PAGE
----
Adding to the problem, sugar is hiding in many surprising products, such as oatmeal and peanut butter, and confusing food labels make it hard to know how much of it you're getting. So what's a girl to do?
Before you swear off everything from ice cream to strawberries, read my ground rules to satisfying your sweet tooth in the safest way possible.
Truth #1: Some kinds are better than othersIt's key to know the difference between the two main types of sugar.
Naturally occurring sugar is found in whole foods, such as fruit, vegetables and dairy products. These foods tend to be better for you because they deliver fiber (in the case of produce), as well as protein and calcium (in dairy) and other important vitamins and minerals.
Added sugars are anything sweet put into a food for flavor, from the sugar in store-bought ketchup to the honey you spoon into your tea. (Yes, "natural" sweeteners count.) These sugars are concentrated and mostly devoid of nutrients. Although honey, maple syrup and the like have some healthful antioxidants and minerals, they still pack hefty doses of sweetener per spoonful. This means you get a lot of pure sugar—and calories—in a small portion, making it easy to go overboard and cause big problems. According to the American Heart Association (AHA), increases in sugar intake over the past four decades parallel our expanding waistlines, and studies have connected added sugar, not the naturally occurring kind, to heart disease and diabetes.
Truth #2: You have to read labels carefullyA lot of packaged foods contain both naturally occurring and added sugars. But the Nutrition Facts label lumps both kinds together, giving you one combined total. Last year, the FDA proposed separating the two to make it clearer how much of each type you're getting, but until those changes take effect, the easiest way to tell if sugar has been added is to scan the actual ingredients list. If you see sugar grams but no sweeteners listed, then none were added. If you do see any type of sweetener—including brown sugar, cane juice, corn syrup, maltose or fructose—make sure it's not the first thing listed. By law, ingredients must be in descending order of weight, so the higher up the added sugar, the more there is per bite. Also check for multiple types of sugar, which is a sneaky way food companies make something supersweet without telegraphing it on the ingredients list.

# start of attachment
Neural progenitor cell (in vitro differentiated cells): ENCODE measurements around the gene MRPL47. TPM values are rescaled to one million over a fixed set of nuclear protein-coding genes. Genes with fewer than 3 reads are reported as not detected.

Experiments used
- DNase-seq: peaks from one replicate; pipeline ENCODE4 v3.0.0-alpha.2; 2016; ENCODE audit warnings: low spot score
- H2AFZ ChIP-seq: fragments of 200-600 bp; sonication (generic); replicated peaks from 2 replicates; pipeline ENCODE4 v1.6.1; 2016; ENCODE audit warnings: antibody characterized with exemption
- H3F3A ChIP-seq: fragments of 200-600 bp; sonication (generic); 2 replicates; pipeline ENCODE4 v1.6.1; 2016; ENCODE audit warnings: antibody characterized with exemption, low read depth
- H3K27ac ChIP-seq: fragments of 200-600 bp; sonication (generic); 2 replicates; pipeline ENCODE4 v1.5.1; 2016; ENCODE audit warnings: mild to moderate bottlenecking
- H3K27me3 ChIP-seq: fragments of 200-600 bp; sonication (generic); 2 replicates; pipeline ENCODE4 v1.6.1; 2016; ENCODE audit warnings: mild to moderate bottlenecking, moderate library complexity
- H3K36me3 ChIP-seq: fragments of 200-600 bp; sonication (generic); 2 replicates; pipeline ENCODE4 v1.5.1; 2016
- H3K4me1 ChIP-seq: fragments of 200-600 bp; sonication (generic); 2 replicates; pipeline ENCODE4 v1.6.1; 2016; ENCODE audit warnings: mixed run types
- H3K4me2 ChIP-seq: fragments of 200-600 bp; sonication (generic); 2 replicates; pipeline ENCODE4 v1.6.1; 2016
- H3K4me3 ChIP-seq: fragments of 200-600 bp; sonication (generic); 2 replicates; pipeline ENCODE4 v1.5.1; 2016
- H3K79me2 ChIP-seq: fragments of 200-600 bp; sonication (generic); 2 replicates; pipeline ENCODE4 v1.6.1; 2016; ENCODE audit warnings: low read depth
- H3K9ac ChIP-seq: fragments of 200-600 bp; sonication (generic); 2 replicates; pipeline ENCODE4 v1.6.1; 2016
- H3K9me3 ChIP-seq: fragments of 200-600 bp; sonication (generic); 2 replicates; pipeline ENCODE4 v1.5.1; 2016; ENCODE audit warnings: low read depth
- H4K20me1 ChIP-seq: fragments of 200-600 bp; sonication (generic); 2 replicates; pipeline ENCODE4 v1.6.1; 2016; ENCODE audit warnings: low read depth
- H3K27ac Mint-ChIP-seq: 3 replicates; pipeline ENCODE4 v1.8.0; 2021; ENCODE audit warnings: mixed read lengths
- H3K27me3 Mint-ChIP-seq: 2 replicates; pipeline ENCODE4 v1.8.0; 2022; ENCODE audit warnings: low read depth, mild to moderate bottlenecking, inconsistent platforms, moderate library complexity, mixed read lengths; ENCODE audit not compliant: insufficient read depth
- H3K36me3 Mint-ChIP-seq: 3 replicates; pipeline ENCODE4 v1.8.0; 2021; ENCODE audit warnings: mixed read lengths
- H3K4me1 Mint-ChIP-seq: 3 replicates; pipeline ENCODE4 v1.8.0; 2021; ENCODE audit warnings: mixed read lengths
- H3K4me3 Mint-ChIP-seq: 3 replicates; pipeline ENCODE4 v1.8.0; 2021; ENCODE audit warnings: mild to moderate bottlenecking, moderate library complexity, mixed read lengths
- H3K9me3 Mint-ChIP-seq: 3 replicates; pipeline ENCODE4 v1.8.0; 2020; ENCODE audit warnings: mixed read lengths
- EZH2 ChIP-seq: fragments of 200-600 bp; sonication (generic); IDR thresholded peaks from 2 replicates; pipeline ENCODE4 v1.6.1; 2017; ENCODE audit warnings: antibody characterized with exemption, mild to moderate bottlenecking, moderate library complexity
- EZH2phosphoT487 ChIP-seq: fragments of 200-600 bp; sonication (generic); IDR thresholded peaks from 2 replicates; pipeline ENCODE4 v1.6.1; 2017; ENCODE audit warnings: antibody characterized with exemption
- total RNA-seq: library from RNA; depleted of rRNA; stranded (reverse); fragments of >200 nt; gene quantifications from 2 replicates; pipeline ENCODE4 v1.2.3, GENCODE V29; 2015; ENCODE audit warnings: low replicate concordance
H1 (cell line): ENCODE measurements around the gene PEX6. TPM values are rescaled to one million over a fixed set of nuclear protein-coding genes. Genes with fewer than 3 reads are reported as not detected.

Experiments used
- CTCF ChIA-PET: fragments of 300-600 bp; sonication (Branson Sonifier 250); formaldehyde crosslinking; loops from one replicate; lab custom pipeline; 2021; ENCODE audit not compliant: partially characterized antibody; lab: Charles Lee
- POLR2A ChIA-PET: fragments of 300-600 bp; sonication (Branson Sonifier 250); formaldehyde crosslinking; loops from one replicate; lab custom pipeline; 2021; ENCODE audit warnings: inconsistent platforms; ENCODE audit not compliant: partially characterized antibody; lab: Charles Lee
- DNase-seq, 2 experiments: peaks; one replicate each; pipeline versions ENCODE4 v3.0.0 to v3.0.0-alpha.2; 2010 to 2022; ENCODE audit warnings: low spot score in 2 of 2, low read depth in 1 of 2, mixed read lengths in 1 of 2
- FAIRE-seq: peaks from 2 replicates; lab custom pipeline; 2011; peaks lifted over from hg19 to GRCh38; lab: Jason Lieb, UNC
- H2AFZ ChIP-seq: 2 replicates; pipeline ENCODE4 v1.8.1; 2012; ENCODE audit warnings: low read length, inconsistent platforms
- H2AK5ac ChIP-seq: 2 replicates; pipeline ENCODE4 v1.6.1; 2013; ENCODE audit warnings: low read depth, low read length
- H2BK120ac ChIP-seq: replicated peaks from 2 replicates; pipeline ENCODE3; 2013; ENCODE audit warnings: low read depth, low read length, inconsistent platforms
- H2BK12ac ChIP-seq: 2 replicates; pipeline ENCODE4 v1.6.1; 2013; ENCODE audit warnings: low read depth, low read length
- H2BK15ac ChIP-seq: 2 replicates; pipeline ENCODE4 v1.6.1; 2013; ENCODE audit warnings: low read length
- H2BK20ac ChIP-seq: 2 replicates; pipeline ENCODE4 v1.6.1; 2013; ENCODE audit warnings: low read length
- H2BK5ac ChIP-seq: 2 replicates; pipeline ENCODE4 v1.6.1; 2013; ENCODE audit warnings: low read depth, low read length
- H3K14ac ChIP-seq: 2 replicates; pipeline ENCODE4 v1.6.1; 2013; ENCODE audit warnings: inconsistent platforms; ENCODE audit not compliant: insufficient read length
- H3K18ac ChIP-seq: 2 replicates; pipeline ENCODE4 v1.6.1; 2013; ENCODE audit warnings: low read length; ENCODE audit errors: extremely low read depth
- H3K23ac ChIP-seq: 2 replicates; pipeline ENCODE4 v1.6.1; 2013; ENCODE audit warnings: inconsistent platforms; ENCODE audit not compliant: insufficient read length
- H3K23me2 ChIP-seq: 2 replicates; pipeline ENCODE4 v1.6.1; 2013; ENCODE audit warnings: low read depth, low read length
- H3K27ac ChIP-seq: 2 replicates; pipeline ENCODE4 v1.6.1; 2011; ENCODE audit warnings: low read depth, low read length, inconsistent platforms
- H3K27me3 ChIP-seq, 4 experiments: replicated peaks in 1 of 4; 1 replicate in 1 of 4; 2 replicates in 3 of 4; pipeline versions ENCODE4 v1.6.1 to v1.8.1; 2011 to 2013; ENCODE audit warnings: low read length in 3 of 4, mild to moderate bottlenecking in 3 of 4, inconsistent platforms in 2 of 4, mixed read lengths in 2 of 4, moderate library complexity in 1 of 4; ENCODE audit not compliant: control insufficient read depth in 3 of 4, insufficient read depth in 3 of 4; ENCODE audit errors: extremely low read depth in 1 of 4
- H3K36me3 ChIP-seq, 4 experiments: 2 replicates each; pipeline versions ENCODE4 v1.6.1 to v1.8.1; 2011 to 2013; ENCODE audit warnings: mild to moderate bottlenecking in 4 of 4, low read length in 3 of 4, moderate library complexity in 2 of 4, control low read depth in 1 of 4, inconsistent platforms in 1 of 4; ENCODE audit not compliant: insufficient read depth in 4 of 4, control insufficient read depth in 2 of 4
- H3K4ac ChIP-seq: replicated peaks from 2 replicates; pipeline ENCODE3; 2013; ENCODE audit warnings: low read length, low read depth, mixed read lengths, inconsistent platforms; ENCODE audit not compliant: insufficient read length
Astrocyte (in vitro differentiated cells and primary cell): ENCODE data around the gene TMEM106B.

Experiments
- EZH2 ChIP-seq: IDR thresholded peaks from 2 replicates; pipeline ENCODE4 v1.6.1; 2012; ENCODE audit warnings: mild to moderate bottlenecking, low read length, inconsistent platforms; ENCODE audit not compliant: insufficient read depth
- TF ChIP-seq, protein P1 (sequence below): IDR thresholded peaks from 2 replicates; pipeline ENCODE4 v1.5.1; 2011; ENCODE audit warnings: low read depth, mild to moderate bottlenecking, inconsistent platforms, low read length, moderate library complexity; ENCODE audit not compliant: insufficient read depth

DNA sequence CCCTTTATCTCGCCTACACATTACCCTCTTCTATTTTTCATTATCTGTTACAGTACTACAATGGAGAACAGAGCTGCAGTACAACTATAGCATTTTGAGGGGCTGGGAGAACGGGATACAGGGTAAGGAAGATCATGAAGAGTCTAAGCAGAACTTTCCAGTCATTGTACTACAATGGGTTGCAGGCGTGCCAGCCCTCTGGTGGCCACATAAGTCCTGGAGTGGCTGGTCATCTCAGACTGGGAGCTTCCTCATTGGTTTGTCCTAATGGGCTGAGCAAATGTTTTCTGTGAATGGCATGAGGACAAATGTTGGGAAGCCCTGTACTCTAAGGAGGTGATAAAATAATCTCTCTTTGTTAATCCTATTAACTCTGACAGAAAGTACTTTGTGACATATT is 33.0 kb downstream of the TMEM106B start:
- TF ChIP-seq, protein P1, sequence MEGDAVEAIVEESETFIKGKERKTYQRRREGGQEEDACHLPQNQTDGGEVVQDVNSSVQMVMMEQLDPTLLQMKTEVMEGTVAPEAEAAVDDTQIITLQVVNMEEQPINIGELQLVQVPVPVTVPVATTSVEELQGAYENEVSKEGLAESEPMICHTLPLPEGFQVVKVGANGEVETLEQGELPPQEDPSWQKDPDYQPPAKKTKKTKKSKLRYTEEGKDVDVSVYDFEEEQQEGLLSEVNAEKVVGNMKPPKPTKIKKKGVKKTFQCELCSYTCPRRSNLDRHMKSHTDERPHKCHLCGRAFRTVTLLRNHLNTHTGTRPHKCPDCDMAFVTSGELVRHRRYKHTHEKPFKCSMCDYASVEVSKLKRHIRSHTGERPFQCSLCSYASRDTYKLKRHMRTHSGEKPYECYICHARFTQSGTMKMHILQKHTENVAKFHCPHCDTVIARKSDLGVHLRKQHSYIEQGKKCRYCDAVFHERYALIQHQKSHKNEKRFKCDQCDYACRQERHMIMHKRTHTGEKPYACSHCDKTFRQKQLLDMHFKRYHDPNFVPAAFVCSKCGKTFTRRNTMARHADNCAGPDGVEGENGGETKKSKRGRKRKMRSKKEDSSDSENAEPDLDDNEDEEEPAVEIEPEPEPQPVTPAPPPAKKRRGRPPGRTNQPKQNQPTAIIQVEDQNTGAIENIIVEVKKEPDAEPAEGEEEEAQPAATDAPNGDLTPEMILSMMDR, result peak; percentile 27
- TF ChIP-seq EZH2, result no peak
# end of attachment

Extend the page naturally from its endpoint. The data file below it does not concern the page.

But you can automatically slash your sugar load by ditching sweetened drinks, eating mostly whole foods instead of sugary snacks and buying more unsweetened versions of packaged foods.
Truth #3: The limits are low but doableAccording to the AHA, women should have no more than 100 calories of added sugar per day (about 6 teaspoons). Yet the average woman gets 18 teaspoons a day! Most of our added sugar comes from sweetened drinks and packaged foods, and the Nutrition Facts label lists sugar in grams, not calories or teaspoons, so it's easy to lose track. Fortunately, there's a simple formula for counting up sugar from any source: Just remember that 1 teaspoon equals about 4 grams of added sugar. So if you add a teaspoon to your morning joe and later have a chocolate protein bar with 12 grams (3 teaspoons) of sugar, you have 2 teaspoons (8 grams) left for the day.
Truth #4: Natural doesn't mean free-for-allHardly any of us are inhaling too many servings of whole fruits and vegetables. But juices, smoothies and dried fruits are another story. Recently, a client was confused when I pointed out that her 15-ounce bottle of green juice contained more than 53 grams of sugar (and nearly 270 calories!). It's all fruits and veggies, she reasoned, so why care? One problem when you gulp your produce is that you're getting natural sugar without fiber (and it's fiber in fruit that slows down digestion and gives your body time to metabolize the sugar). As a result, you store the excess calories as fat. Fiber also prevents blood sugar spikes that can raise your risk of type 2 diabetes.
Dried fruit can be tricky, too; without water, the natural sugars become more concentrated. You can still enjoy it, but right-size your portion: One cup of fresh fruit equals 1/2 cup of 100 percent juice equals 1/4 cup of unsweetened dried fruit. Now you're in control of your sugar calories.
Cynthia Sass, MPH, RD, is Health’s contributing nutrition editor, and privately counsels clients in New York, Los Angeles, and long distance. Cynthia is currently the sports nutrition consultant to the New York Rangers NHL team and the Tampa Bay Rays MLB team, and is board certified as a specialist in sports dietetics.
This article originally appeared on Health.com.